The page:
Mitch Docker enjoyed many of the benefits of cyclo-cross
'Cyclo-cross is great, I'm a convert' - A CX Q&A with Mitch Docker
We catch up with recently retired road pro Mitch Docker, who last winter headed to Belgium to find out why cyclo-cross has a reputation as the most fun hour of bike racing around
The GCN team
Last winter, we challenged recently retired road pro Mitch Docker to try out cyclo-cross. The Australian spent an intensive week in the home of the sport, Belgium, learning from the biggest stars of CX – Sven Nys, Shirin van Anrooij (Baloise Trek Lions) and Puck Pieterse (Fenix-Deceuninck) among others – before entering a proper race.
The result was the There Will Be Mud documentary, an entertaining plunge into the deep end of cycling’s muddiest discipline. To go behind the curtain on the film, we caught up with Docker to reflect on his experience of filming and racing in Belgium.
Watch There Will Be Mud on GCN+ now.
GCN: How much did you know about cyclo-cross before undertaking this project?
Mitch Docker: I didn’t know heaps about cyclo-cross before, no. I’d never ridden it, and the closest thing I’d done was some gravel racing in Australia, but I quickly found out that it’s definitely not the same thing!
Read more: Ultimate guide to cycling in Melbourne
I was first introduced to ‘cross by my old teammate Jens Keukeleire in 2017. We were over racing in Québec and he said, ‘oh the CX season is starting!’ so we watched a few races together and to be honest I was like, ‘what the fuck is this thing?’. But then actually with the help of GCN+, I was able to get a bit more into it. A couple of years ago when my wife and I stayed in Europe over the winter I watched most of the races on the app that season. It was great.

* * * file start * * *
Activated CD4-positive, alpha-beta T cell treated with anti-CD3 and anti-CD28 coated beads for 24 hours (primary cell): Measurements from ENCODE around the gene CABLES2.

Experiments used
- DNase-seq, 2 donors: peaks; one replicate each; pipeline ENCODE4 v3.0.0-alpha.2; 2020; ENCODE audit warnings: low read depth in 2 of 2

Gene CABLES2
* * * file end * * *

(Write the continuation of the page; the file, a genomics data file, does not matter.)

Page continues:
GCN: What attracted you to try cyclo-cross?
MD: You can do cyclo-cross here in Aus in the winter. And actually, people have been asking me if I’d come down and do some races, but I said "oh those days are behind me now that I’m retired!". Then GCN came to me with the idea of actually learning how to do ‘cross and to be able to put it all into practice at a race. That was a big sell for me. The combo of that, without one or the other, I wouldn't have been as keen. But doing both was awesome.
GCN: During the film, you train with and learn skills from some big stars. What was the hardest part of it?
MD: Training with the Baloise Trek Lions and realising how fast they go through the corners… I think that moment there I realised, I don’t have the skills for this! Even though I’d been racing on the road all those years, it was so different. They were really fast, both the men and women. I couldn’t keep up with them, no way. Learning to bunny hop with Puck Pieterse was also really tough. I knew it was going to be hard but it was even harder than I thought, because it was a psychological test too. Those barriers are high…
Mitch got to train with CX stars like Puck Pieterse
GCN: What stands out most during that week of filming leading up to the race?